Racketeering trial for former State Police union head Dana Pullman and former lobbyist Anne Lynch to begin this week

“[Pullman] wielded the union like a criminal enterprise, running it like an old-school mob boss.”

Former Massachusetts State Police union president Dana Pullman left the Moakley Federal Courthouse after a hearing in 2019. He is set to go to trial on Monday. John Tlumacki / Boston Globe

Dana Pullman, former president of the State Police Association of Massachusetts (SPAM), was arrested over three years ago for allegedly taking tens of thousands of dollars in kickbacks from a union lobbyist and diverting money from the union for personal expenses. This week, Pullman and the lobbyist, Anne Lynch, are set to finally face trial. 

Pullman began as a State Police trooper in 1987, and served as head of SPAM from 2012 until he resigned in 2018. Lynch is the founder and former owner of the lobbying firm, Lynch Associates Inc.

Jury selection in the racketeering and fraud case is on track to conclude Monday, The Boston Globe reported, and opening statements will soon follow. 


SPAM consists of more than 1,500 troopers and sergeants from the Massachusetts State Police. The union acted as the exclusive bargaining agent between its members and the state regarding terms and conditions of its members’ employment, according to the Department of Justice. Lynch’s firm represented SPAM during the time that Pullman served as its president in exchange for monthly retainer payments. 

Prosecutors allege that, between 2012 and 2018, Pullman and Lynch conspired with people employed by or associated with the union to organize a pattern of racketeering for personal gain. They are also facing charges that they conspired to commit honest services wire fraud, wire fraud, obstruction of justice, and filing false tax returns.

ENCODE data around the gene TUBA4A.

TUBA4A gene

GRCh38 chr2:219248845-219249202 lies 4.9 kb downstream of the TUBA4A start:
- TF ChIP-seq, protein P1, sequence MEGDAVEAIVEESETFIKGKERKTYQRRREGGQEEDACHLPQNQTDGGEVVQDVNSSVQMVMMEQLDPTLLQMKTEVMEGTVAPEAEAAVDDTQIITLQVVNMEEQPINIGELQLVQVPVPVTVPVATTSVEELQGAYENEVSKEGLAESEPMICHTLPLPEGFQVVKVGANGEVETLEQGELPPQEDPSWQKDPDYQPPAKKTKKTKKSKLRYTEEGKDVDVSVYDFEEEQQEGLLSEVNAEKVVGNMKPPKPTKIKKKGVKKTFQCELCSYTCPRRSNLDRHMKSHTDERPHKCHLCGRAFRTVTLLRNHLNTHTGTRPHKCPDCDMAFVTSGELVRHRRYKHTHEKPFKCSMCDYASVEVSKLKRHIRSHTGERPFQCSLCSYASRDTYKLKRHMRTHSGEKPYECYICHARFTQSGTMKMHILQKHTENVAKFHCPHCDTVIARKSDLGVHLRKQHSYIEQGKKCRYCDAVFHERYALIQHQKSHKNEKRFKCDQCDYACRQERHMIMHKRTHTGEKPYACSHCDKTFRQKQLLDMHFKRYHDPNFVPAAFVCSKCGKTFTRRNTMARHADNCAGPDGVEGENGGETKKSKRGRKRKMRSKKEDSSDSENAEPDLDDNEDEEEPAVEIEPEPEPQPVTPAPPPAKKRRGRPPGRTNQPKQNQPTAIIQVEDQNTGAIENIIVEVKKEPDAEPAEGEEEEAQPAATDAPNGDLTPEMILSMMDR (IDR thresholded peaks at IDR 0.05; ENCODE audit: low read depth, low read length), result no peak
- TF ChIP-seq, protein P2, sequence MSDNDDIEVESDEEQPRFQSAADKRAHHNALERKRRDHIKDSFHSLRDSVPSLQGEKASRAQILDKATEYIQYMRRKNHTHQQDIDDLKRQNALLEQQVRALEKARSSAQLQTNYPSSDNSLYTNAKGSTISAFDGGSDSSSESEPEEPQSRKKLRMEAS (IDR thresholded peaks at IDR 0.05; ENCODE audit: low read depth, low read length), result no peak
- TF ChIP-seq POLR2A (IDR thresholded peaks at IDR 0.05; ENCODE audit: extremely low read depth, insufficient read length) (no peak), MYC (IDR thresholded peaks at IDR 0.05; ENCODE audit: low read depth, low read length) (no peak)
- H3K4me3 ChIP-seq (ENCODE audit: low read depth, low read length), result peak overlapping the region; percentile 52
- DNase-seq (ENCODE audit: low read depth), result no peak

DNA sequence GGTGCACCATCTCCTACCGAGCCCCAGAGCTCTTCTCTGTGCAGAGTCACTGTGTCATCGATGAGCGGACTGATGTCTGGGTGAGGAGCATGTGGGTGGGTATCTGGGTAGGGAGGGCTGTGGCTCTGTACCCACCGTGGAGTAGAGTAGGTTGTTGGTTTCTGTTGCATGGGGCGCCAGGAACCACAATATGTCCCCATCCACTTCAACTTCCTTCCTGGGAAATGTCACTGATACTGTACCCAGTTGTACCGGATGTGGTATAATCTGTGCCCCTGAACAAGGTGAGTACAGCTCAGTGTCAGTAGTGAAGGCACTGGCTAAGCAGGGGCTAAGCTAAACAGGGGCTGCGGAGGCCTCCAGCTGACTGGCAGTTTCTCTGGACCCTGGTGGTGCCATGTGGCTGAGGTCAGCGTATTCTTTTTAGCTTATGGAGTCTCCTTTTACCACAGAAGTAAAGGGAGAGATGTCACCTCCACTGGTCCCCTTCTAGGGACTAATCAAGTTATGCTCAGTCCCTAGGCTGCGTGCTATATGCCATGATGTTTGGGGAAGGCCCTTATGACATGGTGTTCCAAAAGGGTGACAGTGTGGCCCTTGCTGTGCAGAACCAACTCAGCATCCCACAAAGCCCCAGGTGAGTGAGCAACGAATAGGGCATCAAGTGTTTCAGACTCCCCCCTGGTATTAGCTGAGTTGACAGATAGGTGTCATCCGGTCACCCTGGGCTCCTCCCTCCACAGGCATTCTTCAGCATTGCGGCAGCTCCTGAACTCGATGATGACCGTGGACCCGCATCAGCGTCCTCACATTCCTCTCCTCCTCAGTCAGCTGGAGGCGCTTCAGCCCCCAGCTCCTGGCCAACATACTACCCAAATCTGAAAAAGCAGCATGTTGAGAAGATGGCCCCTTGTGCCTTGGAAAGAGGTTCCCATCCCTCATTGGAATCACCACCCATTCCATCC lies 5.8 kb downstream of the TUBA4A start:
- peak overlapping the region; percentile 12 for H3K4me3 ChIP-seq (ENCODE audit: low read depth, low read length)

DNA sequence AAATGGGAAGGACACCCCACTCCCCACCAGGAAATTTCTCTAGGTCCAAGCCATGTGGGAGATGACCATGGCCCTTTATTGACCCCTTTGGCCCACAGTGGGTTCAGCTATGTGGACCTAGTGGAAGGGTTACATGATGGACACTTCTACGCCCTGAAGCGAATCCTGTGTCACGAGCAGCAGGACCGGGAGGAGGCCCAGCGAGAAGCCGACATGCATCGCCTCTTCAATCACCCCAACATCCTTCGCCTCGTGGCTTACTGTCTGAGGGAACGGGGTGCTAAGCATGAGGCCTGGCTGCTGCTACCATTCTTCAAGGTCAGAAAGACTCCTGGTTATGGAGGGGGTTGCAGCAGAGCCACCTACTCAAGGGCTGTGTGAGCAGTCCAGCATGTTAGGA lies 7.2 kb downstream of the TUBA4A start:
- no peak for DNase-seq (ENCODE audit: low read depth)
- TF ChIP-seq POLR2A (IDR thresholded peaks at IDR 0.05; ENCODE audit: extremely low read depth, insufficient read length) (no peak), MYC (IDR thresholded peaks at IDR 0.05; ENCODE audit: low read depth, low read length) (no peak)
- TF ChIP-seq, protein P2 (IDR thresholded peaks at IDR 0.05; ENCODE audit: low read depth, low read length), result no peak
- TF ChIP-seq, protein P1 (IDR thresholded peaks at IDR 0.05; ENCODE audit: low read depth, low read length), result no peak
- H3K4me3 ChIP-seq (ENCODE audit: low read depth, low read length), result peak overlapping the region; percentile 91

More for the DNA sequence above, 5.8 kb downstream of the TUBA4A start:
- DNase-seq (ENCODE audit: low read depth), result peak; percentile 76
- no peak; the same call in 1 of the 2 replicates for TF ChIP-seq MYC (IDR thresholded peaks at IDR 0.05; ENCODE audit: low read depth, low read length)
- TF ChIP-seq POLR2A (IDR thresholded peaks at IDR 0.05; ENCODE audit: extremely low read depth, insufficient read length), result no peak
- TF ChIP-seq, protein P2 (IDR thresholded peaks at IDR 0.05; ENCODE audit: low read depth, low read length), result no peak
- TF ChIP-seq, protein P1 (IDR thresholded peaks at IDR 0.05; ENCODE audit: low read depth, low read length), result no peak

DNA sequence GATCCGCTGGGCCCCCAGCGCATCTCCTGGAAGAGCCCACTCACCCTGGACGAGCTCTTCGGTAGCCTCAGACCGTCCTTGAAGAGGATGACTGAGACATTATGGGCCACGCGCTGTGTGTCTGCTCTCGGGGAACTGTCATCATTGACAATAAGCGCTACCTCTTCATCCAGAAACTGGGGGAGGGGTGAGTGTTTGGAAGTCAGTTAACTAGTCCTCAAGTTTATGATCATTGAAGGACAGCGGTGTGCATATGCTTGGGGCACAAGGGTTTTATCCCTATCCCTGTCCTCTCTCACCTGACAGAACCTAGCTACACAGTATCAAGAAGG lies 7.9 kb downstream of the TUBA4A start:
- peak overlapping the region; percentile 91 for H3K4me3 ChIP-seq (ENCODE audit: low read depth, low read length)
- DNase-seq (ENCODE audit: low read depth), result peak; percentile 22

“[Pullman] wielded the union like a criminal enterprise, running it like an old-school mob boss,” Special Agent in Charge of the FBI’s Boston field office Joseph Bonavolonta said in 2019. “We believe both Pullman and Lynch lied, cheated, and tried to obstruct our investigation at the expense of those hardworking troopers and taxpayers… Their actions were, without a doubt, disgraceful, underhanded, and fueled by sheer greed.”

With the money Pullman allegedly stole from the union, he paid for decadent meals, trips, gifts, and a new SUV. Pullman allegedly worked to pressure companies looking to do business with the state into becoming clients of Lynch’s firm, resulting in the kickback payments he received from her. These payments were sometimes disguised as “consulting fees” to Pullman’s wife. 


Pullman also allegedly encouraged members of SPAM’s executive board to submit false expense reports to cover the money that had been diverted for his personal spending. 

During the trial, prosecutors will be tasked with proving that Pullman turned a legitimate organization, SPAM, into a racketeering operation. Although the federal racketeering law known as the Racketeer Influenced and Corrupt Organizations Act was created to deal with the Mafia and organized crime groups, it has also been used to prosecute those accused of racketeering inside legitimate organizations. 

“I think the government will have to establish that this wasn’t the occasional small bribe or kickback, but it really was central to the core of how the defendant ran the State Police association,” attorney Zachary Hafer, a former federal prosecutor and now a partner at Cooley, told the Globe

Cases like this, where the racketeering enterprise is not a traditional organized crime institution, can be more difficult for the government, he added. 


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